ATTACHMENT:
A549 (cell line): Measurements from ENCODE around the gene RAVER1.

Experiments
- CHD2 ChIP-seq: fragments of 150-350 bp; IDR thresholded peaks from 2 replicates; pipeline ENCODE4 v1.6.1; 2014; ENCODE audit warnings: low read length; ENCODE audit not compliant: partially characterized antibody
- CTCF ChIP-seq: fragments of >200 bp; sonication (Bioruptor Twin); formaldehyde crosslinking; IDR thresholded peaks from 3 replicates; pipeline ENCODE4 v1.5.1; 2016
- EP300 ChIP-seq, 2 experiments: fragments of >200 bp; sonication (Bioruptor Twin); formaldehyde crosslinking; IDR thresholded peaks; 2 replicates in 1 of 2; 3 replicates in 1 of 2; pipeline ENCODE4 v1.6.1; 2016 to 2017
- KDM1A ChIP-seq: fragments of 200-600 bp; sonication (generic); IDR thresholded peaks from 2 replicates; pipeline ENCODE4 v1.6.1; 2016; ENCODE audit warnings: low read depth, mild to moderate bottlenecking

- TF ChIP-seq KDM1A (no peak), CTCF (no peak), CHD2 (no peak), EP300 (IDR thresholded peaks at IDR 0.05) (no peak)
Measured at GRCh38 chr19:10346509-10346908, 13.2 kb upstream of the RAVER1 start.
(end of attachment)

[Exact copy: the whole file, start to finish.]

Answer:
A549 (cell line): Measurements from ENCODE around the gene RAVER1.

Experiments
- CHD2 ChIP-seq: fragments of 150-350 bp; IDR thresholded peaks from 2 replicates; pipeline ENCODE4 v1.6.1; 2014; ENCODE audit warnings: low read length; ENCODE audit not compliant: partially characterized antibody
- CTCF ChIP-seq: fragments of >200 bp; sonication (Bioruptor Twin); formaldehyde crosslinking; IDR thresholded peaks from 3 replicates; pipeline ENCODE4 v1.5.1; 2016
- EP300 ChIP-seq, 2 experiments: fragments of >200 bp; sonication (Bioruptor Twin); formaldehyde crosslinking; IDR thresholded peaks; 2 replicates in 1 of 2; 3 replicates in 1 of 2; pipeline ENCODE4 v1.6.1; 2016 to 2017
- KDM1A ChIP-seq: fragments of 200-600 bp; sonication (generic); IDR thresholded peaks from 2 replicates; pipeline ENCODE4 v1.6.1; 2016; ENCODE audit warnings: low read depth, mild to moderate bottlenecking

- TF ChIP-seq KDM1A (no peak), CTCF (no peak), CHD2 (no peak), EP300 (IDR thresholded peaks at IDR 0.05) (no peak)
Measured at GRCh38 chr19:10346509-10346908, 13.2 kb upstream of the RAVER1 start.